UPDATE: The copy of this video hosted on Vimeo, earlier embedded here, was removed by Vimeo staff because “it depicts extreme violence”, The video has been replaced by the same copy hosted on this server.
On 11th May 2013, the people of Pakistan will vote and elect our Parliament’s lower house, the National Assembly; along with the Provincial Assemblies of the four Provinces. This will be a landmark day, that will decide the future of Pakistan for the next 5 years to come. This day, Pakistani’s will, according to their wishes elect their representatives to rule the country for a mandate of 5 years.
Electing our government is not just our right, enshrined by our Constitution and the Law of our land, or by the Universal Declaration of Human Rights signed by our founding fathers; it is, I believe, an obligation, a responsibility, that we owe to our nation. Casting our votes wouldn’t just be exercising of our constitutional rights, but fulfillment of our responsibility and our obligation towards our nation and our effort for a better, brighter future.
Being citizens of a democratic state it is not just our right to be a part of, or be represented in, the government of our country; it is our obligation! We share as much guilt and sins as our corrupt and/or bad politicians. Why? Because they have had been our representatives, and ruled our nation on our mandate! And for those who overthrew our elected governments and assumed control of our nation, well our silence and ignorance was their approval to plunder our nation, and our money which we pay in form of taxes for the functioning of our country!
Now is the time for a change! We wish for and really need a better, peaceful and prosperous Pakistan, we have to vote for better representatives to do that.
I don’t care who you vote for, I am not asking you to vote for a particular political party or ideology or individual. I am just requesting you to vote! Vote for and elect the party whose manifesto matches your vision for the future of Pakistan; for the party you think is honest and determined to tackle the problems faced by this nation! It is our country, our motherland! We cannot allow corrupt, morally bankrupt people to do whatever they wish to do with our nation!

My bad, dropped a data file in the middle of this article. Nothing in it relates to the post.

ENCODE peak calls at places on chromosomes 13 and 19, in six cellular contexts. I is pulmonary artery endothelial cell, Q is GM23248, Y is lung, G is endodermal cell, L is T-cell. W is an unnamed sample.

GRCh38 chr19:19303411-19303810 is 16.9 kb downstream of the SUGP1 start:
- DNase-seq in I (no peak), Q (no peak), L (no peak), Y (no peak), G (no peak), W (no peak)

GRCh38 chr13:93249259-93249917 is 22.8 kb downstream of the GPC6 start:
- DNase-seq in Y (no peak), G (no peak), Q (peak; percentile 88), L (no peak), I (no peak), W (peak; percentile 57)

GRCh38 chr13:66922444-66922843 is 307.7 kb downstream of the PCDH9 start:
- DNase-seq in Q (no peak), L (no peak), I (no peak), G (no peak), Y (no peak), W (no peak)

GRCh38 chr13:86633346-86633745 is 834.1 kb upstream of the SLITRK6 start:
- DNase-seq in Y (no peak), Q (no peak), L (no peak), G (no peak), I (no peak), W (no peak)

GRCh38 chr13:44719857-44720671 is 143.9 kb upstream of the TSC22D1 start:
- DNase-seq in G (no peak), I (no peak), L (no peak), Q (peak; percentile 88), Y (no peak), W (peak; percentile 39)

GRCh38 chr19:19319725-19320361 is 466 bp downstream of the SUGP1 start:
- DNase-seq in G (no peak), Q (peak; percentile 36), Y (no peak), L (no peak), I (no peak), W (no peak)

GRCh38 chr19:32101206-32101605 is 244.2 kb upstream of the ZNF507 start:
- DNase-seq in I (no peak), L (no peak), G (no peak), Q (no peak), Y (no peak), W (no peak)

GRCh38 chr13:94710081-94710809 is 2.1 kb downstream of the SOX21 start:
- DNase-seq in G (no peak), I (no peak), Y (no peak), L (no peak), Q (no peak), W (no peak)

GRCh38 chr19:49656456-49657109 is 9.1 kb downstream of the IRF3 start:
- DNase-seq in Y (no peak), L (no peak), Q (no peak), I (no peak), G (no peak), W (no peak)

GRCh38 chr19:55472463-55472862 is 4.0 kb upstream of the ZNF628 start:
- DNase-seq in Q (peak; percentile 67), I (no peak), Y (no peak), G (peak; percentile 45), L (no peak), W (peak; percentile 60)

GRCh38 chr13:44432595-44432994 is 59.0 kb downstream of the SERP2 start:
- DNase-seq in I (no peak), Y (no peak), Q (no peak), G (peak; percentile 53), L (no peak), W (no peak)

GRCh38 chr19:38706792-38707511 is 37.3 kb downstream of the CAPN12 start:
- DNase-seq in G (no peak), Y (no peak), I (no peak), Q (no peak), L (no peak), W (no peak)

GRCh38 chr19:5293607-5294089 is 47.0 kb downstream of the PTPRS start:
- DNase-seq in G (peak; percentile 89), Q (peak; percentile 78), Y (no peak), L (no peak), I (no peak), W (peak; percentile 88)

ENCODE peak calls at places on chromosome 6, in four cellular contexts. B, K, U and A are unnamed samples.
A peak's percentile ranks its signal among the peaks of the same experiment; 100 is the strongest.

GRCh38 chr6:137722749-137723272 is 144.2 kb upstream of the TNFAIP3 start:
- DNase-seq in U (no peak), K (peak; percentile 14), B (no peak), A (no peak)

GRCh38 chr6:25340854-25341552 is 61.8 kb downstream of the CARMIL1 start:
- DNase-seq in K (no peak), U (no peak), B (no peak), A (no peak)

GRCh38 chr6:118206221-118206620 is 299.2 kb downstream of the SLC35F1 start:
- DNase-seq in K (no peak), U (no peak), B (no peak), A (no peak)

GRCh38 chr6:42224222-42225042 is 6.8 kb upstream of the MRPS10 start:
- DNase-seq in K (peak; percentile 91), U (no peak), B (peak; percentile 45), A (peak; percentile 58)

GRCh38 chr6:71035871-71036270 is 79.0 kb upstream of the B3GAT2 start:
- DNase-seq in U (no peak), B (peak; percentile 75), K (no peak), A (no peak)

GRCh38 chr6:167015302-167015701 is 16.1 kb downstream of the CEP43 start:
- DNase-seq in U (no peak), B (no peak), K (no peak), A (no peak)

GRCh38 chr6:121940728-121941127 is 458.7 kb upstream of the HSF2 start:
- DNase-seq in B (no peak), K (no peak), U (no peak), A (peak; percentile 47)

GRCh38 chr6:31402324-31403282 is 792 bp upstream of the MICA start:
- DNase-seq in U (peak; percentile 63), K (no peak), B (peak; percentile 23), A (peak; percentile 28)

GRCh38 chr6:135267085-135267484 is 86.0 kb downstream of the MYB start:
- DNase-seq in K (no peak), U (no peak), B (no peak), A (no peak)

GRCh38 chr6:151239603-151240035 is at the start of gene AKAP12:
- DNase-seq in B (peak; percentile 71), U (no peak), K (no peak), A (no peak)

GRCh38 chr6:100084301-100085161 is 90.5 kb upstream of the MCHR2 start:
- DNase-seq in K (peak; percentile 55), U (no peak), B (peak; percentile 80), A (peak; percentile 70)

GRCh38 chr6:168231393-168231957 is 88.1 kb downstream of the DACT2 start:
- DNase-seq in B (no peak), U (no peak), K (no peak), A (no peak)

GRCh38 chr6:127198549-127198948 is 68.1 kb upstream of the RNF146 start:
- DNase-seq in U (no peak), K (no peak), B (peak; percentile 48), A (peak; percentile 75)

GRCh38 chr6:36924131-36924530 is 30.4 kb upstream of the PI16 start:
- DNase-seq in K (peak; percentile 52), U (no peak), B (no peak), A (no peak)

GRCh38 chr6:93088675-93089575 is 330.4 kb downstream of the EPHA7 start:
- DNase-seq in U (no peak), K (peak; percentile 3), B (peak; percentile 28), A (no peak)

Please exercise your right and fulfill your obligation onto our nation! Stamp your ballot paper! Cast your vote! Only you have power to decide the nation’s future! Your action will write Pakistan’s destiny for the next 5 years, and your inaction will seal the country’s fate for another 5! You have been given the right and the authority to decide the future of the nation! Please use this, and use it wisely and fairly!
11th May 2013 is the opportunity and chance we have of fixing our nation, helping it stand on its feet once again, and make our great nation, great once again! I will be casting my vote… Stamping the ballot paper and putting it in the ballot box, with a believe and satisfaction that I did my part!
Democracy isn’t just casting our vote, we have to keep a check and balance over the people we chose to represent us. If the go astray, we have to remind them that we have given them the mandate and we have the ultimate, collective authority over the way our country shall be governed. Staying silent and turning a blind eye to evils, especially by our representatives is some not less than a sin! I read a quote which was something like this:
The world’s problems do not lie in the evils of a few but the silence of the many!
Its time to rise up! For our nation, for our future and for ourselves! Please cast your vote and vote wisely!
I earnestly request each and every adult Pakistani reading this to vote! If you aren’t old enough to vote, please make sure that all those around you who are, do go to the polling station and cast their vote! Share this with those around you; the least you can do is to ask your loved ones to vote!
SMS your CNIC number to 8300 and check the polling station where you have to cast your vote, and then DO vote please! For Pakistan!
“I have this brilliant new idea! I believe it could change the way we live our lives, revolutionize the order of the society, make lives better!” popped a thought in my mind, “This just wouldn’t make lives better, people would be happier! This might be it! I could be famous, and probably rich! I will be respectable, honored all around the world! But it’s the good my idea will do for the world, for humanity that fascinates me more” We all might have had a similar thought to the one I had, but it was the fear of failure and embarrassment that probably kept us away from bringing it to reality, fulfilling our wishes, desires, dreams… Well with every great idea, there’s always that risk of failure associated.
I have a friend, he really crushed on a girl, but feared approaching her, talking to her, expressing that to her… He was not shy, no, not at all, he just feared the risk of rejection. Another friend wished to be a member of the school’s student council, but the fear of the risk of rejection kept her away from applying for the post. “I just get too depressed,” she said, “if I am ever rejected.” She had given up, accepted defeat even before trying.